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Llano County, sheriff’s office sued in Kingsland man’s killing

Justin and Jillian Harrod

Justin Harrod of Kingsland was shot and killed by Llano County sheriff’s deputies on Oct. 23, 2022. His wife, Jillian Harrod, filed a federal civil lawsuit against the county, the sheriff, and two deputies on April 11. Courtesy photo

The wife of a 40-year-old Kingsland man killed by Llano County deputies in 2022 filed a federal civil rights lawsuit on April 11 against the county, the Sheriff’s Office, Sheriff Bill Blackburn, and deputies Bryon Cervantez and Randy “Ty” Shaw. It is the fifth lawsuit that Llano County now faces in U.S. District Court for the Western District of Texas, Austin Division, and the second dealing with excessive force by the sheriff’s office.

Harrod v. Llano County et al. was filed by Kaplan Law Firm on behalf of Jillian Harrod, wife of the late Justin Harrod. The suit charges the Sheriff’s Office with excessive use of force in violation of Justin Harrod’s civil rights as outlined in the Fourth Amendment to the U.S. Constitution, which protects against unreasonable searches and seizures.

Officers were called to the Harrod home on Eula Lane in Kingsland on Oct. 23, 2022, by Jillian Harrod, who reported her husband was drunk and possibly suicidal. According to footage from a body camera worn by one of the deputies, Justin Harrod was found passed out face down on his front lawn with his hands on each side of his head. He was lying on top of a gun. 

“The police told Mr. Harrod to both ‘Get away from the gun,’ but also instructed him to not move, instructions that directly conflict with each other and would therefore be impossible to follow,” reads the complaint.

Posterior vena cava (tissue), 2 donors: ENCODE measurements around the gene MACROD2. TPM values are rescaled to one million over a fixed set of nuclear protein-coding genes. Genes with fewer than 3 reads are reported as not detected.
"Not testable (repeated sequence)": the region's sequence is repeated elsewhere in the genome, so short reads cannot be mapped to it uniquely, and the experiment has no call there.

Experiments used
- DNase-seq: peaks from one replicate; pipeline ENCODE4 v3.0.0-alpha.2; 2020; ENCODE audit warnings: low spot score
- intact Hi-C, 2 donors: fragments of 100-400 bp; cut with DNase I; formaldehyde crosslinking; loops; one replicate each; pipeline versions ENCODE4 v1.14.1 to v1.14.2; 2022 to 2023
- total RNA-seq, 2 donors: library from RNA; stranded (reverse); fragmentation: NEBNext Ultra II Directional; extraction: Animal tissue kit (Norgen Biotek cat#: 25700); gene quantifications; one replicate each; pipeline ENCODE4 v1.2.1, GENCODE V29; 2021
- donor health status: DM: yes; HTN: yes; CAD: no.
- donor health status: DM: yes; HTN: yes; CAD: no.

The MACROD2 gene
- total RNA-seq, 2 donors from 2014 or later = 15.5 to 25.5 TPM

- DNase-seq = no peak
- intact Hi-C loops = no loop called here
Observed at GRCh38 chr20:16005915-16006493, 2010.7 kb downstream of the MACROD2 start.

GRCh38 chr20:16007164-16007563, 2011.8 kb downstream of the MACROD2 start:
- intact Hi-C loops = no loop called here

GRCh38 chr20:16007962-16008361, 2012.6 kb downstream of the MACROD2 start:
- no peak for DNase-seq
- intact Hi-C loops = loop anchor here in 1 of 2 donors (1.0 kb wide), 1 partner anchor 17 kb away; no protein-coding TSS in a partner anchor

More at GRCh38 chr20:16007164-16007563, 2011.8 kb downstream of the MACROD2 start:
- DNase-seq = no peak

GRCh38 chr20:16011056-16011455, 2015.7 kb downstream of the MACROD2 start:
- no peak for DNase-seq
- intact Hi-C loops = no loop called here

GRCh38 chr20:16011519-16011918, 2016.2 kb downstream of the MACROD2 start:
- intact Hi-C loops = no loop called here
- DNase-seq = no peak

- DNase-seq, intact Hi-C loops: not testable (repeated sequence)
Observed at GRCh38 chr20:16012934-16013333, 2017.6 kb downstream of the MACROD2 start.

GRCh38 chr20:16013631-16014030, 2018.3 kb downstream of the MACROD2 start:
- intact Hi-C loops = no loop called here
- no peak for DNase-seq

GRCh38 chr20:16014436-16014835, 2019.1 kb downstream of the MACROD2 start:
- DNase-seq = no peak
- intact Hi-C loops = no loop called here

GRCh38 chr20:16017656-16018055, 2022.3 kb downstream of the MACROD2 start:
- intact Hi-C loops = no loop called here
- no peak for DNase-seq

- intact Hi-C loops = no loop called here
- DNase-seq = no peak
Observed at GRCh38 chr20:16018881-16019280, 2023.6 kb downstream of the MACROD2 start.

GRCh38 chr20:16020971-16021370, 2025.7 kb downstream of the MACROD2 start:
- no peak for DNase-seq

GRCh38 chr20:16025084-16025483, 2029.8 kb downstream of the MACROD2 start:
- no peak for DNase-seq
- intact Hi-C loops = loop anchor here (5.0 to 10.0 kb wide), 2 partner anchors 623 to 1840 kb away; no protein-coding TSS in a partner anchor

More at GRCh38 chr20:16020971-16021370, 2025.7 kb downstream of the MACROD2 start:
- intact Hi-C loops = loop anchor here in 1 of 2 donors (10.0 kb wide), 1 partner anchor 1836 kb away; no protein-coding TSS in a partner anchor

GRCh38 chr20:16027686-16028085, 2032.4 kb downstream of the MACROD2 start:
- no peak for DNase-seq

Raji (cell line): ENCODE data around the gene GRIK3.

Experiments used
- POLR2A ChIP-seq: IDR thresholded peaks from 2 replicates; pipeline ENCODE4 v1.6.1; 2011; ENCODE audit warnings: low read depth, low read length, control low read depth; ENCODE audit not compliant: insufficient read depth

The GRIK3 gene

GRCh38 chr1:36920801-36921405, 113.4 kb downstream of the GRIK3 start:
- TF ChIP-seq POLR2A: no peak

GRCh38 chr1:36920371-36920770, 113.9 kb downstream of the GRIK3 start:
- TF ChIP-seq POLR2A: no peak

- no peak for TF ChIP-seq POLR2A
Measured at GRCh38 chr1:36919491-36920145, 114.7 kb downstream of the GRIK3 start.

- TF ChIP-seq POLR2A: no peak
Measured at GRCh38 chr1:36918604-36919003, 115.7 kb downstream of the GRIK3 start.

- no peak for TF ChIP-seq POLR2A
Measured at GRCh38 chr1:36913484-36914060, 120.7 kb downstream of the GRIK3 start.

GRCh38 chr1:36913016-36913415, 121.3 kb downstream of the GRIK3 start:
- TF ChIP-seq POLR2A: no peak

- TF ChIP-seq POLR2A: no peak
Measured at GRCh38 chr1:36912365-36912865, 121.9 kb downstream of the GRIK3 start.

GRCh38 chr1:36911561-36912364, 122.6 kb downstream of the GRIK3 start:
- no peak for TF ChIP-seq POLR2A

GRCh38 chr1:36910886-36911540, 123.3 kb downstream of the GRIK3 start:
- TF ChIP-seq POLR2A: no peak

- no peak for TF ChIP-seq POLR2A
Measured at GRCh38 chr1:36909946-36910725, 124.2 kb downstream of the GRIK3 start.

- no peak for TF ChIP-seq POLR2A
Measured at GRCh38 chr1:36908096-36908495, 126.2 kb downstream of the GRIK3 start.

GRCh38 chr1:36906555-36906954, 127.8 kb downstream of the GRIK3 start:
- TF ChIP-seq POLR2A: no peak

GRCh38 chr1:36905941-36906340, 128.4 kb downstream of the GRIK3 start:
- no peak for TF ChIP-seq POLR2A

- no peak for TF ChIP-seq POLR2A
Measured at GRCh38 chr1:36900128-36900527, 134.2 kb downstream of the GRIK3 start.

The situation lasted for 18 minutes with five deputies shouting at the prone, intoxicated man. When Justin Harrod yelled back, he was hit with a taser, according to the plaintiff’s original complaint.

“The moment the taser was deployed, Defendant Cervantez and Defendant Shaw knowingly and intentionally shot Mr. Harrod multiple times with their service weapons with the intent to kill,” the complaint continues. “Defendant Cervantez and Defendant Shaw shot and killed Mr. Harrod even though he never pointed a weapon in their direction.” 

Justin Harrod was then handcuffed and loaded into an ambulance. A helicopter was deployed to take him to an Austin hospital, but he died before it arrived, LCSO Chief Deputy Brian Evans told in 2022

Kaplan Law Firm claims the Llano County Sheriff’s Office is liable for failing to train its deputies, citing Monell v. Department of Social Services of the City of New York as established law in the area. 

The plaintiff is seeking actual, compensatory, and exemplary damages, court costs, attorney fees and expenses, and any further relief the court “deems proper and just under the circumstances.”